The Process of Meiosis The process of meiosis essentially involves two cycles of division, involving a gamete mother cell (diploid cell) dividing and then dividing again to form 4 haploid cells. These can be subdivided into four distinct phases which are a continuous process. 1st Division Prophase - Homologous chromosomes in the nucleus begin to pair up with one another and then split into chromatids (one half of a chromosome) where crossing over can occur. Crossing offer can increase genetic variation. Metaphase - Chromosomes line up at the equator of the cell, where the sequence of the chromosomes lined up is at random, through chance, increasing genetic variation via independent assortment. Anaphase - The homologous chromosomes move to opposing poles from the equator Telophase - A new nuclei forms near each pole alongside its new chromosome compliment. At this stage two haploid cells have been created from the original diploid cell of the parent.
2nd Division Prophase II - The nuclear membrane disappears and the second meiotic division is initiated. Metaphase II - Pairs of chromatids line up at the equator Anaphase II - Each of these chromatid pairs move away from the equator to the poles via spindle fibres Telophase II - Four new haploid gametes are created that will fuse with the gametes of the opposite sex to create a zygote. Overall, this process of meiosis creates gametes to pass genetic information from parents to offspring, continuing the family tree and the species as a whole. Each of these gametes possesses unique genetic information due to situations in meiosis where genetic diversity is increased.
Key points of Meiosis The process results in 4 daughter cells. Daughter cells are haploid (N). Daughter cells have unique combinations of chromosomes. Daughter cells do not have homologous pairs. Meiosis creates gametes (sperm and eggs). Meiosis ensures variability in offspring. Gametes combine to create a zygote which is diploid (2N) - process of sexual reproduction.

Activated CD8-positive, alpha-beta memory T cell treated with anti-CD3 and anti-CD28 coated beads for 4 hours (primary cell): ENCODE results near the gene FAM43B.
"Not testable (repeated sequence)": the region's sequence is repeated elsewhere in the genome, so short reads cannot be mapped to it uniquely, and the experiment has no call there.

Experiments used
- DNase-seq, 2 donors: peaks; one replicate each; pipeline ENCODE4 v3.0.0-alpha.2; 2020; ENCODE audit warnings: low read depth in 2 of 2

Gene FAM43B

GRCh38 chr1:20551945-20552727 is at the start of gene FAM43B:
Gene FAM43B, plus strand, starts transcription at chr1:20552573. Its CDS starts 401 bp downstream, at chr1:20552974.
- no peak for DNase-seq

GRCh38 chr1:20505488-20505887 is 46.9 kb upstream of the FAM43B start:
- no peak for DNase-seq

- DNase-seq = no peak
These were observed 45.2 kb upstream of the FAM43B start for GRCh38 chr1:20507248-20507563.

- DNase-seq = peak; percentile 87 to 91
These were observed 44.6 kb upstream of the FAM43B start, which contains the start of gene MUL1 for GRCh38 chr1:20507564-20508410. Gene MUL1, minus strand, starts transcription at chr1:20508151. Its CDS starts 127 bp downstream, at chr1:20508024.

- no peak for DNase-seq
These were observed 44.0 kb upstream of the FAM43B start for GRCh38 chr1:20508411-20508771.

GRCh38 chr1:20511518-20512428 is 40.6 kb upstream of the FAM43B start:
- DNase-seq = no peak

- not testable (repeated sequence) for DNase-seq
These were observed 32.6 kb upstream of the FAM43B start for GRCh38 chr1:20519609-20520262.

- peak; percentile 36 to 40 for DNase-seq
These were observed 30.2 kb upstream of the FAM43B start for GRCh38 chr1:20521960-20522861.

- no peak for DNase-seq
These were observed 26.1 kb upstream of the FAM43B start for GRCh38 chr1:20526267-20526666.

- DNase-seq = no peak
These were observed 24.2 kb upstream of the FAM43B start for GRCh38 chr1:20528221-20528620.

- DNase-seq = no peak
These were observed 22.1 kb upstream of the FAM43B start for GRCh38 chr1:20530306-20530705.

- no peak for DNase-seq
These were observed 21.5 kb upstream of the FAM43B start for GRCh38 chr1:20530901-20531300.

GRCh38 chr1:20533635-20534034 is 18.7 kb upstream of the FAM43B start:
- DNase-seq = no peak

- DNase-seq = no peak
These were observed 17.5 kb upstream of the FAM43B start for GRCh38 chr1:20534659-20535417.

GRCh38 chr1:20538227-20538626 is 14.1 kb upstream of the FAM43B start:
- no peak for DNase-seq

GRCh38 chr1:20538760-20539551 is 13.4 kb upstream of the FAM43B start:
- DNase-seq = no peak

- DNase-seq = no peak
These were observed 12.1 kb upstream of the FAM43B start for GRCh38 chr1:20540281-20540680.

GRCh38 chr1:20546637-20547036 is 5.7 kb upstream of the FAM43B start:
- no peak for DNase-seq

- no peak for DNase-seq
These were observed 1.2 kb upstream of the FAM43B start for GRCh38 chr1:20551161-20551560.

Independent Assortment and Crossing Over - Genetics and Evolution The process of meiosis results in 4 haploid gametes created from the parent cell. Half the genetic information from a parent is present in these haploids, which fuse with gametes of the opposite sex to create a zygote, with a complete chromosome compliment that will create offspring after prolonged growth. The process of meiosis increases genetic diversity in a species. The sex organs which produce the haploid gametes are the site of many occurrences where genetic information is exchanged or manipulated.
Independent Assortment of Chromosomes Alleles for a particular phenotype determine what characteristic an organism will express, as with the following example Mendel’s law of independent assortment applies only to traits carried on different chromosomes, i.e. unlinked genes Independent assortment occurs as a result of the alignment of homologs during metaphase I, determining which maternal and paternal chromosomes assort to each daughter cell Each pair of alleles separates independently of every other pair of unlinked alleles.
The previous diagram indicates that even though the two homologous chromosomes contain the same genetic information, the assortment of the chromosomes (the order they lie in) can determine what genetic information is present in each of the 4 gametes produced. With 23 chromosomes in a human gamete, their are 223 combinations (8388608 combinations).
Crossing Over During meiosis, when homologous chromosomes are paired together, there are points along thechromosomes that make contact with the other pair. This point of contact is deemed the chiasmata, andcan allow the exchange of genetic information between chromosomes. This further increases geneticvariation. There are also many other ways in which genetic variation is increased in a species gene pool, all of which are described in the following pages.